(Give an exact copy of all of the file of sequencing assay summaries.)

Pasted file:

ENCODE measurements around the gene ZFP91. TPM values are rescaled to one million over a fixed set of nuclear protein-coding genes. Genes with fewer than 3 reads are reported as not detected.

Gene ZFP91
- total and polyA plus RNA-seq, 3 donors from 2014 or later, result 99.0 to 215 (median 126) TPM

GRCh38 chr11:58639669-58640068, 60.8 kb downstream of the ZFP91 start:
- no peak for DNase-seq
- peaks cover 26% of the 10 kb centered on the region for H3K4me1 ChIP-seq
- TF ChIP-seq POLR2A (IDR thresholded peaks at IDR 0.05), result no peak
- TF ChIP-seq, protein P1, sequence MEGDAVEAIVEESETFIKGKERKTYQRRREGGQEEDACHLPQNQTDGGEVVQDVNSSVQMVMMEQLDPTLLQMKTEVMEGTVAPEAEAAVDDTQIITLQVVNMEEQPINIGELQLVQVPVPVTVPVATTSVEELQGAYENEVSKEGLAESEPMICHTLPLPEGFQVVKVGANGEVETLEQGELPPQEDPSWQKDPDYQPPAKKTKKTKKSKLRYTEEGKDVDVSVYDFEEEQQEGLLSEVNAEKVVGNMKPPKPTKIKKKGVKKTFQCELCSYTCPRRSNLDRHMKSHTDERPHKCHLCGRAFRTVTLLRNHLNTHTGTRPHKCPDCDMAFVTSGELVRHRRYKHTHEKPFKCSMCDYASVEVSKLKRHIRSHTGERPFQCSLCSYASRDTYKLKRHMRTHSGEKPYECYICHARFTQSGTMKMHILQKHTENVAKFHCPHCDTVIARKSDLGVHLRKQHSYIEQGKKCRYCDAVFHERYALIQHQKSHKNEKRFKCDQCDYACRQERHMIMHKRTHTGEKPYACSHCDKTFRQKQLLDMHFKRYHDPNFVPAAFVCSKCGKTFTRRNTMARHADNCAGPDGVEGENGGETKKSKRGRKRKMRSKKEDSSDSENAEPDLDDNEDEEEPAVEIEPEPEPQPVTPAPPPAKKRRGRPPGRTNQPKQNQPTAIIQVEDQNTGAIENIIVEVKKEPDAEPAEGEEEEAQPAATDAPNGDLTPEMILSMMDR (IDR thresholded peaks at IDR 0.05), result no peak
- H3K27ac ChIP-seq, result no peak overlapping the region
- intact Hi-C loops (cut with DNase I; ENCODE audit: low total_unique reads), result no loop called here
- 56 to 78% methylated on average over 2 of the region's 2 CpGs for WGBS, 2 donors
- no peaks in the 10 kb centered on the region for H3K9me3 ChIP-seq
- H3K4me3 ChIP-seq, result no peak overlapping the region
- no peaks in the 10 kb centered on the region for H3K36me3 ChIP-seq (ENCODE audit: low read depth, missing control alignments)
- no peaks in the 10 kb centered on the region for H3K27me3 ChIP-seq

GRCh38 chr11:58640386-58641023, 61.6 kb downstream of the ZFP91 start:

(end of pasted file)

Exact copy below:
ENCODE measurements around the gene ZFP91. TPM values are rescaled to one million over a fixed set of nuclear protein-coding genes. Genes with fewer than 3 reads are reported as not detected.

Gene ZFP91
- total and polyA plus RNA-seq, 3 donors from 2014 or later, result 99.0 to 215 (median 126) TPM

GRCh38 chr11:58639669-58640068, 60.8 kb downstream of the ZFP91 start:
- no peak for DNase-seq
- peaks cover 26% of the 10 kb centered on the region for H3K4me1 ChIP-seq
- TF ChIP-seq POLR2A (IDR thresholded peaks at IDR 0.05), result no peak
- TF ChIP-seq, protein P1, sequence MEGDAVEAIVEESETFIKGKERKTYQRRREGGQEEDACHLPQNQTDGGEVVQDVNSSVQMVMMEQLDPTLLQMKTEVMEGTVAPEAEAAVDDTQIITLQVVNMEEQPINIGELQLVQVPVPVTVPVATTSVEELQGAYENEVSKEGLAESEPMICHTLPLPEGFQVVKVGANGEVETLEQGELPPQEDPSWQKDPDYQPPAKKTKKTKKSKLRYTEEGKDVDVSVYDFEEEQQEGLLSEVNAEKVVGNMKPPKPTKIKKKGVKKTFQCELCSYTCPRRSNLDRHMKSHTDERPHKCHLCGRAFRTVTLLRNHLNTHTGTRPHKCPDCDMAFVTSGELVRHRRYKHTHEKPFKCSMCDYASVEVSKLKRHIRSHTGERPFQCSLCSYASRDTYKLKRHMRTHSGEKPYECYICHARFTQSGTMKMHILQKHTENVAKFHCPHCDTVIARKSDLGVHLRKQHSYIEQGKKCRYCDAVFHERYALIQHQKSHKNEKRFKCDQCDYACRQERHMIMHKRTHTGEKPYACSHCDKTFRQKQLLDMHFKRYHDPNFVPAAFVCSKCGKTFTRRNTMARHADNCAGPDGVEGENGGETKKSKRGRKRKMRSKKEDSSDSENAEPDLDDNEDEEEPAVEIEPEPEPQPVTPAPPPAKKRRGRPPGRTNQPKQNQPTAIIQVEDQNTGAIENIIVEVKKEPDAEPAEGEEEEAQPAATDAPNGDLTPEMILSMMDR (IDR thresholded peaks at IDR 0.05), result no peak
- H3K27ac ChIP-seq, result no peak overlapping the region
- intact Hi-C loops (cut with DNase I; ENCODE audit: low total_unique reads), result no loop called here
- 56 to 78% methylated on average over 2 of the region's 2 CpGs for WGBS, 2 donors
- no peaks in the 10 kb centered on the region for H3K9me3 ChIP-seq
- H3K4me3 ChIP-seq, result no peak overlapping the region
- no peaks in the 10 kb centered on the region for H3K36me3 ChIP-seq (ENCODE audit: low read depth, missing control alignments)
- no peaks in the 10 kb centered on the region for H3K27me3 ChIP-seq

GRCh38 chr11:58640386-58641023, 61.6 kb downstream of the ZFP91 start: